Nebraska Code has been exceptional this year, so please everyone thank the crew that put this conference together. And don’t forget to review the talks you attended today to give the speakers positive, constructive feedback. And again, hit me up on twitter for conversations about these topics.
Thanks for everyone attending the Nebraska.Code() Conference. After the jump, check out a previous version of my slides and some notes on the topic I collected. I’ll likely be updating the slides a bit more soon, and will post when that happens on twitter.
Thanks to everyone attending the Music City Agile track of the Music City Tech conference! I’ve really enjoyed visiting Nashville again and hope to see y’all soon. I’ve got my deck shared here and below I have posted many of my notes and items I discussed that were not directly on the slides.
For those hearing my talk on the topic or wanting a single place to get to each item in the Anti-Pattern list, here is a link to the original summary post and the individual posts for each anti-pattern I discussed:
Automation is the force multiplier that makes a DevOps effort so powerful. While it requires the technical skill and know-how to create frameworks for automating processes in an organization, an automation-first mindset is not easy to start out with. The rest of the DevOps anti-patterns are all about different modes of thinking and this one is no different.
All of the previous cultural pitfalls I discussed have been focused on systemic issues with organizations, teams, or groups of people. This is truly the one that requires individual effort to defeat. Even I have to be intentional about sharing what I know that would make others on my team have the same successes. This differs from the Tribal Knowledge Anti-pattern in that organizations create and force single threaded resources. This forces people to “stay in their lane” which creates hard boundaries in what people know how to work on. Information hoarding usually comes from an individual place of fear and insecurity.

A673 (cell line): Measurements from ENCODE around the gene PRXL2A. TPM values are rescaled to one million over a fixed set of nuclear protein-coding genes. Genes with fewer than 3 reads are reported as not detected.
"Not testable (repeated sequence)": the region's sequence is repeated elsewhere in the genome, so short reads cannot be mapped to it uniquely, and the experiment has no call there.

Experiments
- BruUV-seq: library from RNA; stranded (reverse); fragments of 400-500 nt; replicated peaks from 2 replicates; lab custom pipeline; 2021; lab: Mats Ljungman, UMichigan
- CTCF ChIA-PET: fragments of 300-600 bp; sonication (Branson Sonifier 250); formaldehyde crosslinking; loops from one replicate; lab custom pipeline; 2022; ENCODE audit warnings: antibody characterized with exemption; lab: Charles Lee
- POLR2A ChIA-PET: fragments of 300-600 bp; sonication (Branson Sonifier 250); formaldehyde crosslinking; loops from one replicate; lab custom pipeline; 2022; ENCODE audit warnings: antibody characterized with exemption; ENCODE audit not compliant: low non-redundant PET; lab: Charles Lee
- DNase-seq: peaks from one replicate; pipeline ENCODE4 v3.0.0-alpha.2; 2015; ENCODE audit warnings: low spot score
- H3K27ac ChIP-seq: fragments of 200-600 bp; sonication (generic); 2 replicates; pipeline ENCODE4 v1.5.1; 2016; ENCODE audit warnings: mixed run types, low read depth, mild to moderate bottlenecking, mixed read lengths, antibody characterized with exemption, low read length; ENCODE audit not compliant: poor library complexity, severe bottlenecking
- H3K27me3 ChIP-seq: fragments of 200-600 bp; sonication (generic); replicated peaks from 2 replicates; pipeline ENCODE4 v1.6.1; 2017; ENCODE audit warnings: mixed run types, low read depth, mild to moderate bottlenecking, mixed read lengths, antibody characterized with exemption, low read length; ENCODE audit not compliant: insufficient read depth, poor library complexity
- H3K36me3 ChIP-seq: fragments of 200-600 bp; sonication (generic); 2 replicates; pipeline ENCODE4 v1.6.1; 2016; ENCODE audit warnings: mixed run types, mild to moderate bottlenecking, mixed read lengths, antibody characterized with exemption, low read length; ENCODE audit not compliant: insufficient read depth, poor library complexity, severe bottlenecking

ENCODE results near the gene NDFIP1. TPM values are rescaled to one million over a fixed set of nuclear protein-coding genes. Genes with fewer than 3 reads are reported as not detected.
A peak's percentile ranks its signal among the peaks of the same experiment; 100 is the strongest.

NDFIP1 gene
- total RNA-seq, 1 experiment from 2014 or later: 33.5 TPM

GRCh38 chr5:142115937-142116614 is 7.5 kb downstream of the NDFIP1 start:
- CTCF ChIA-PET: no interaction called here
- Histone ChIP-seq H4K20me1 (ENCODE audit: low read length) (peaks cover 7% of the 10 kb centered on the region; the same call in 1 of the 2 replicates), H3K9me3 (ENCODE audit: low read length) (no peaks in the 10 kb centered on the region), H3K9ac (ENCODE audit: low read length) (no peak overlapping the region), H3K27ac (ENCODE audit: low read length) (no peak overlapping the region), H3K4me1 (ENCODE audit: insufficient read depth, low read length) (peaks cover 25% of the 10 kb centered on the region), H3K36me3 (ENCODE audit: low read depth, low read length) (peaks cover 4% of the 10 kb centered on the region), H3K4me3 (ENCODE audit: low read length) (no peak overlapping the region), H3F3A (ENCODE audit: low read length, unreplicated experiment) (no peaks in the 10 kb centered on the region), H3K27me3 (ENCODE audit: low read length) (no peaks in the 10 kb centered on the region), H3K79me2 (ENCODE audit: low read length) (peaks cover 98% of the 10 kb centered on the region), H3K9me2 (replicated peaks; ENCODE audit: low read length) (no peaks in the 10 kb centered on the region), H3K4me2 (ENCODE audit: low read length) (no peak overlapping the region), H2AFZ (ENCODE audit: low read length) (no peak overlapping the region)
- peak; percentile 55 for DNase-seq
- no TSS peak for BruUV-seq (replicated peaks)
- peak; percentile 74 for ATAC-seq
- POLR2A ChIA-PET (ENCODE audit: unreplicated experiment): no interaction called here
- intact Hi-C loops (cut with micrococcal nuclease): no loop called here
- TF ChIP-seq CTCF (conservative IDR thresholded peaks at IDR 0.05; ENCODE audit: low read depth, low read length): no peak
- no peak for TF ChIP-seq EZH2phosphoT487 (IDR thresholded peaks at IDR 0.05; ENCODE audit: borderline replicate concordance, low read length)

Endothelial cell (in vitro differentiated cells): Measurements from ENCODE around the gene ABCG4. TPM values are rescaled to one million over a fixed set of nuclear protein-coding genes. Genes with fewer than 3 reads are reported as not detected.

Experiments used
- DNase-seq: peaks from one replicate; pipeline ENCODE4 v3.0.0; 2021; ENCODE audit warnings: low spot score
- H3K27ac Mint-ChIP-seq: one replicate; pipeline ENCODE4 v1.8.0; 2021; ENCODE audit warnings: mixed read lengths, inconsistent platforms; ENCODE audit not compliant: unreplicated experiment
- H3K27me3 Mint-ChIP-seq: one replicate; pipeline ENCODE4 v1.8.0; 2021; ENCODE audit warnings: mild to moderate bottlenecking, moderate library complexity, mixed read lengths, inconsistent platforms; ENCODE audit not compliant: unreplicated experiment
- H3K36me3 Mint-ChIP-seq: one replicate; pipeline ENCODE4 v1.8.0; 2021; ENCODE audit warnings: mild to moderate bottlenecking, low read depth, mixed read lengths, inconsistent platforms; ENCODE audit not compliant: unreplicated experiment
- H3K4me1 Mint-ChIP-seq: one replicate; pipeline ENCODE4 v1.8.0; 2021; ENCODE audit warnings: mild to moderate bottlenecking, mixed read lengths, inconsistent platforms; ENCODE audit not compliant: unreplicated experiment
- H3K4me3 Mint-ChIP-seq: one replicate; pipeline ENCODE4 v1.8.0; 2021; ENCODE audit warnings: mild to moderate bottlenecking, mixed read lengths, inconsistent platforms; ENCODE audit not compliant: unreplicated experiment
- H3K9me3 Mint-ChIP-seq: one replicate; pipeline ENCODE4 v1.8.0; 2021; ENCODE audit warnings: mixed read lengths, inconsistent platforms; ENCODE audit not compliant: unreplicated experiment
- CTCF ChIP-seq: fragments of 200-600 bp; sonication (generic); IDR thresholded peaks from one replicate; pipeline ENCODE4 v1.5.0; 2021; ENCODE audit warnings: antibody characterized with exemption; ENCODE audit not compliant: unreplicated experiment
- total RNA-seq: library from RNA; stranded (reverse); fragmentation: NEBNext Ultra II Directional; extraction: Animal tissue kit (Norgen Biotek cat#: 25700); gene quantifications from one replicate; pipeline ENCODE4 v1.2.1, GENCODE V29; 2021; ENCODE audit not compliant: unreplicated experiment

In 2017, I took a very hard look at the issue we caused for Quality Assurance teams I worked with. By automating many Operations tasks, we did not speed up the whole development effort of the projects we worked on. The flow of work through an entire system is the only metric that matters to project leaders and clients, not that one particular piece is better. We had unintentionally created a new, bigger bottleneck by not supporting our QA team properly with what they needed to succeed.
“It is better to ask for forgiveness than permission.” A statement like that is pervasive in an organization that follows a decentralized command and control structure. As organizations become more complex, it is nearly impossible for any single person to fully capture detailed information in making decisions. Yet, many companies still try to run significant decision making authority through single threaded resources.
The technology industry has embraced the DevOps definition around the idea that it is used to break down silos and barriers to teams working together. As a portmanteau, the word DevOps clearly states in its own name the purpose of the philosophy. However, just smashing together a development and operations team does not just automatically eliminate silos within an organization.
Personal responsibility and accountability are important traits team members should have in a collaborative work environment. But Super Heroes in the workplace take this mentality to the extreme end of the spectrum. As I review the issues within organizations trying to implement DevOps, this is the most difficult one to reign in. Because this mentality is not far off from an addiction to work, in which the offending resource feels the need and desire to worm themselves into a situation that needs them to save the day.